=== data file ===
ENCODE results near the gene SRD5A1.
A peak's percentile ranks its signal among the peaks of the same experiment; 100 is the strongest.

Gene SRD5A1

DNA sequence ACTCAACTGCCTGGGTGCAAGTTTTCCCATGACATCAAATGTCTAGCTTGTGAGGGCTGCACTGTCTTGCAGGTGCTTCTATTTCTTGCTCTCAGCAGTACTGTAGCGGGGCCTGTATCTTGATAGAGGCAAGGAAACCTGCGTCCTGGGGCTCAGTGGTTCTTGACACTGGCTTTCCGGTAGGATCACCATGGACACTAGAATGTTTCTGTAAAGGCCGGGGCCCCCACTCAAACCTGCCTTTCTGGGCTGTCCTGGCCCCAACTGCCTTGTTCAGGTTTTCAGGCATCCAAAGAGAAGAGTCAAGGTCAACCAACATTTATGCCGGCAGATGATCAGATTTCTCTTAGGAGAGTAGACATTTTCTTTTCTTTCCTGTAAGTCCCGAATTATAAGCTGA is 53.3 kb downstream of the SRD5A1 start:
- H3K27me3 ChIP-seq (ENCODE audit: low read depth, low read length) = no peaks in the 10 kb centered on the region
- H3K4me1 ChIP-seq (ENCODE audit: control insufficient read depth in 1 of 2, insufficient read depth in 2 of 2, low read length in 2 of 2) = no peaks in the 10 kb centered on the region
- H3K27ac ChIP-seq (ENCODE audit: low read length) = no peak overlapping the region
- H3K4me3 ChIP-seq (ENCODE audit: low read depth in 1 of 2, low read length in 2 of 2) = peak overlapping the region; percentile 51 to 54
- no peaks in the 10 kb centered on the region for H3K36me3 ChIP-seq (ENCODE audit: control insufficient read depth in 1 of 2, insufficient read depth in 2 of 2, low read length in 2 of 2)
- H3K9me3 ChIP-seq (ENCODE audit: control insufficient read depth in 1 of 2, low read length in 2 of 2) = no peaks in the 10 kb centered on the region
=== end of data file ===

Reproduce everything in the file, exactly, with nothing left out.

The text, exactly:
ENCODE results near the gene SRD5A1.
A peak's percentile ranks its signal among the peaks of the same experiment; 100 is the strongest.

Gene SRD5A1

DNA sequence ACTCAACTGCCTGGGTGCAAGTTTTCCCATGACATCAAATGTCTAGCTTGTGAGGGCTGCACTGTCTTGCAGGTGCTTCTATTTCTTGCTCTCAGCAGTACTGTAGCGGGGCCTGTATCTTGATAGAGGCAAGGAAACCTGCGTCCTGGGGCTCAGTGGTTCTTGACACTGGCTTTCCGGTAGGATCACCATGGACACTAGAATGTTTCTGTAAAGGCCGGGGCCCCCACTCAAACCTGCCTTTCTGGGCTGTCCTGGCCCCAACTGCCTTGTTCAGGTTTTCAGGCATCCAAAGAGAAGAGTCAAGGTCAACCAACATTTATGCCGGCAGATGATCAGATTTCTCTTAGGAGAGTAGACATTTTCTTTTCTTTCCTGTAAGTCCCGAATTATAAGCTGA is 53.3 kb downstream of the SRD5A1 start:
- H3K27me3 ChIP-seq (ENCODE audit: low read depth, low read length) = no peaks in the 10 kb centered on the region
- H3K4me1 ChIP-seq (ENCODE audit: control insufficient read depth in 1 of 2, insufficient read depth in 2 of 2, low read length in 2 of 2) = no peaks in the 10 kb centered on the region
- H3K27ac ChIP-seq (ENCODE audit: low read length) = no peak overlapping the region
- H3K4me3 ChIP-seq (ENCODE audit: low read depth in 1 of 2, low read length in 2 of 2) = peak overlapping the region; percentile 51 to 54
- no peaks in the 10 kb centered on the region for H3K36me3 ChIP-seq (ENCODE audit: control insufficient read depth in 1 of 2, insufficient read depth in 2 of 2, low read length in 2 of 2)
- H3K9me3 ChIP-seq (ENCODE audit: control insufficient read depth in 1 of 2, low read length in 2 of 2) = no peaks in the 10 kb centered on the region